Honda Accord/Prelude 1984-1995 Repair Guide

Manual Transaxles



See Figure 1

All manual transaxles use engine oil, not gear oil, as a lubricant. The oil should meet SG oil standards (preferred), however, SF is acceptable. For Accords through 1993 and Preludes through 1991, refer to the illustration to determine the proper viscosity. On other models, use 10W-30 or 10W-40 oil.

Click image to see an enlarged view

Fig. Fig. 1: Manual transaxle oil viscosity chart

Under normal conditions, the transaxle oil must be changed every 24 months or 30,000 miles (48,000 km), whichever comes first. For severe conditions, this interval should be halved. The level should be inspected routinely once a year or more frequently if leakage is noticed.


There's no dipstick on the manual transaxle. Fluid must be checked by removing the oil filler bolt on the side of the transaxle. The bolt is located by the right axle at approximately 9 o'clock when viewed over the right fender.

The vehicle must be level. If you're agile enough, the bolt may be removed with the car on the ground by working from the top. Some prefer to check the level from below. If this is the case, not only must the car be elevated and safely supported, it must be elevated and level, possibly requiring the installation of 4 jackstands. Just lifting the front yields an improper reading.

Once level, remove the bolt. The fluid level should be just to the bottom of the hole and may be felt with a finger. In the unlikely event that the fluid is low, oil should be added through the inspection hole. Adding oil is tricky since it must be conducted into a horizontal opening. Creative use of funnels and tubing is encouraged. Also, a common kitchen turkey baster may provide some help with this. When the oil is up to the correct level, reinstall the bolt and tighten it to 33 ft. lbs. (45 Nm). Do not overtighten the nut; the penalty could be a very expensive transaxle case.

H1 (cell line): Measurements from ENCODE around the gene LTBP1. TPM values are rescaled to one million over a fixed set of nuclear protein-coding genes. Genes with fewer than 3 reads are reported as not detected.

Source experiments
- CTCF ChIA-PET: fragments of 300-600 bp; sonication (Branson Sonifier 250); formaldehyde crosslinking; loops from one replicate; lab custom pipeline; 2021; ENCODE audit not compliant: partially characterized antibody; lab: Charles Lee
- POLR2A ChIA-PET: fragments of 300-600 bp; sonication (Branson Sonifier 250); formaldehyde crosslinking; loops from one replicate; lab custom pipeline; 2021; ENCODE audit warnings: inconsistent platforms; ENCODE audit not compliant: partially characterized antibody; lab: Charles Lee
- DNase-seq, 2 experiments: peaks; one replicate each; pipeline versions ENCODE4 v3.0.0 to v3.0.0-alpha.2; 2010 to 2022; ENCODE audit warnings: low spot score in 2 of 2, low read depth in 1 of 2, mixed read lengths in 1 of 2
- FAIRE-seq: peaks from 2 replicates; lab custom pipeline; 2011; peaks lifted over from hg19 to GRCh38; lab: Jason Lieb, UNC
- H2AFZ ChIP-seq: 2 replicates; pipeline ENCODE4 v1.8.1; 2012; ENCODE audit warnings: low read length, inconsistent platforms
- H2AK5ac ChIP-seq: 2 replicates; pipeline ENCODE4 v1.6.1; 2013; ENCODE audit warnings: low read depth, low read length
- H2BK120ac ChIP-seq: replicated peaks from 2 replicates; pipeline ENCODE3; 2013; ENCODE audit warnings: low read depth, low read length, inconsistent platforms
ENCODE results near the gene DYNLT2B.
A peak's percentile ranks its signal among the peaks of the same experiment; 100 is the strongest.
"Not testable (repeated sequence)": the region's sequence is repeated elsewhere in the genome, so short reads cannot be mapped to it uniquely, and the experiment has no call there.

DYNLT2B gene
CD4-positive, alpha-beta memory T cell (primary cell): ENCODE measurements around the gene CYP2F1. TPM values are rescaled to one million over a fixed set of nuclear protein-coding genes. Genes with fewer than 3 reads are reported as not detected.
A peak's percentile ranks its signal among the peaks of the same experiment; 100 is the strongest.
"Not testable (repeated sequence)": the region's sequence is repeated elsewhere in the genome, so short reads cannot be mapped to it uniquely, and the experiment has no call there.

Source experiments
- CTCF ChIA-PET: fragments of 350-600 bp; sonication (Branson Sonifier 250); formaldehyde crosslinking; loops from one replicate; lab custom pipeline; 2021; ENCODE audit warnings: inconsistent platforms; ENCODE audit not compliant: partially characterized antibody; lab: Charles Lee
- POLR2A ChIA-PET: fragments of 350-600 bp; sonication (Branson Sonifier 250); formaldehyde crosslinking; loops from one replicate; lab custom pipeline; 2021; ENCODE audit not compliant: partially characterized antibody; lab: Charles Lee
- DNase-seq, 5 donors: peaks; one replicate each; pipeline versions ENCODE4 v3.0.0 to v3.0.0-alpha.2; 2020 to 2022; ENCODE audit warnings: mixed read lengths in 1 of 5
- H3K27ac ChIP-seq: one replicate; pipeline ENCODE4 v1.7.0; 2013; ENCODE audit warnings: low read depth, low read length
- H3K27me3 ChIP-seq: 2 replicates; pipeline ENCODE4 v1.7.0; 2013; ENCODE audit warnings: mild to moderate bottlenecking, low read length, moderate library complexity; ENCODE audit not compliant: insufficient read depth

See Figures 2, 3 and 4

If you have determined that checking and filling the transaxle will require the use of 4 jackstands, be sure to have them handy before starting this procedure. Once the transaxle is drained, it is too late to decide that you don't have a means of properly refilling it. Read the information on level checking found earlier in this section.

The oil drain plug for the manual transaxle is located by and below the right axle. The drain bolt is easily recognized by the round head with a square recess; it does not look like all the other bolts in the transaxle case. Like the engine oil drain bolt, this one also has a washer on it which must be replaced at each change.

  1. The car should be at operating temperature before beginning. If possible, drive several miles to warm the transaxle oil before draining.
  3. With the engine OFF , raise and support the front of the vehicle. Agility and long arms may allow the job to be done with the car on the ground but it's much easier with the car raised and safely supported.
  5. Place a fluid catch pan under the transaxle.
  7. Remove the lower drain plug by using a ratchet in the square recess; don't hurt yourself by trying to grab a round bolt with a pair of pliers. Drain the fluid. Loosening or removing the upper (inspection) bolt will make draining easier.
  9. Using a new washer, install the bottom plug and tighten it to 29 ft. lbs. (40 Nm).
  11. Refill the transaxle through the inspection hole until the oil just runs out the hole. Reinstall the bolt and tighten it just finger-tight.

Click image to see an enlarged view

Fig. Fig. 2: A ratchet can be used to remove the drain and fill/inspection plugs

Click image to see an enlarged view

Fig. Fig. 3: Quickly pull the plug away from the transaxle and allow the fluid to drain completely

  1. Lower the car to the ground and check that it sits level. Remove the filler bolt and double check the level, topping up if necessary. Reinstall the bolt, tightening it to 33 ft. lbs. (45 Nm).

Click image to see an enlarged view

Fig. Fig. 4: Use a long-neck funnel to refill the transaxle